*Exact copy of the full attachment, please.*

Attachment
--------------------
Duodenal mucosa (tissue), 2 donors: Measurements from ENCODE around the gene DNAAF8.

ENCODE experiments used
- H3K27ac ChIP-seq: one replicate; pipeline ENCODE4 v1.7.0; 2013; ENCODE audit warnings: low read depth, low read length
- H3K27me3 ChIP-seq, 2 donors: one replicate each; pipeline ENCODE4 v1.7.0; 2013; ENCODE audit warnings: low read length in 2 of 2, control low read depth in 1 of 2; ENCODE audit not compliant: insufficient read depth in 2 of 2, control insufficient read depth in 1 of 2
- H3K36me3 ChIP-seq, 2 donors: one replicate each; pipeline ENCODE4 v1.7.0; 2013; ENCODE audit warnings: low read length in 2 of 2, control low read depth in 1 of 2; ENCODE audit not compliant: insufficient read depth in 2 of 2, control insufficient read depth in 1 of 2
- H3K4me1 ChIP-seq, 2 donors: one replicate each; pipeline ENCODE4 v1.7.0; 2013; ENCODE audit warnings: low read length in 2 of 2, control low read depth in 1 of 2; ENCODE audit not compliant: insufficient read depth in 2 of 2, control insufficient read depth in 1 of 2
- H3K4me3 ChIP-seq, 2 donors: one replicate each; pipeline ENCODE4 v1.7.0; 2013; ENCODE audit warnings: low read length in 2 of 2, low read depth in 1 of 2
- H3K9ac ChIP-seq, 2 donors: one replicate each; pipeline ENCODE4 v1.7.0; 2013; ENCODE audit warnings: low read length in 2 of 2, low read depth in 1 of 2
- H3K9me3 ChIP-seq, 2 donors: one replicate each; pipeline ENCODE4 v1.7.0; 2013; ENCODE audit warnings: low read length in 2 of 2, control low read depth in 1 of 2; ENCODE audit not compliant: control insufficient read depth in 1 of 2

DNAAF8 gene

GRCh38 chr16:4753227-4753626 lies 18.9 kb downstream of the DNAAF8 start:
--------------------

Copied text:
Duodenal mucosa (tissue), 2 donors: Measurements from ENCODE around the gene DNAAF8.

ENCODE experiments used
- H3K27ac ChIP-seq: one replicate; pipeline ENCODE4 v1.7.0; 2013; ENCODE audit warnings: low read depth, low read length
- H3K27me3 ChIP-seq, 2 donors: one replicate each; pipeline ENCODE4 v1.7.0; 2013; ENCODE audit warnings: low read length in 2 of 2, control low read depth in 1 of 2; ENCODE audit not compliant: insufficient read depth in 2 of 2, control insufficient read depth in 1 of 2
- H3K36me3 ChIP-seq, 2 donors: one replicate each; pipeline ENCODE4 v1.7.0; 2013; ENCODE audit warnings: low read length in 2 of 2, control low read depth in 1 of 2; ENCODE audit not compliant: insufficient read depth in 2 of 2, control insufficient read depth in 1 of 2
- H3K4me1 ChIP-seq, 2 donors: one replicate each; pipeline ENCODE4 v1.7.0; 2013; ENCODE audit warnings: low read length in 2 of 2, control low read depth in 1 of 2; ENCODE audit not compliant: insufficient read depth in 2 of 2, control insufficient read depth in 1 of 2
- H3K4me3 ChIP-seq, 2 donors: one replicate each; pipeline ENCODE4 v1.7.0; 2013; ENCODE audit warnings: low read length in 2 of 2, low read depth in 1 of 2
- H3K9ac ChIP-seq, 2 donors: one replicate each; pipeline ENCODE4 v1.7.0; 2013; ENCODE audit warnings: low read length in 2 of 2, low read depth in 1 of 2
- H3K9me3 ChIP-seq, 2 donors: one replicate each; pipeline ENCODE4 v1.7.0; 2013; ENCODE audit warnings: low read length in 2 of 2, control low read depth in 1 of 2; ENCODE audit not compliant: control insufficient read depth in 1 of 2

DNAAF8 gene

GRCh38 chr16:4753227-4753626 lies 18.9 kb downstream of the DNAAF8 start: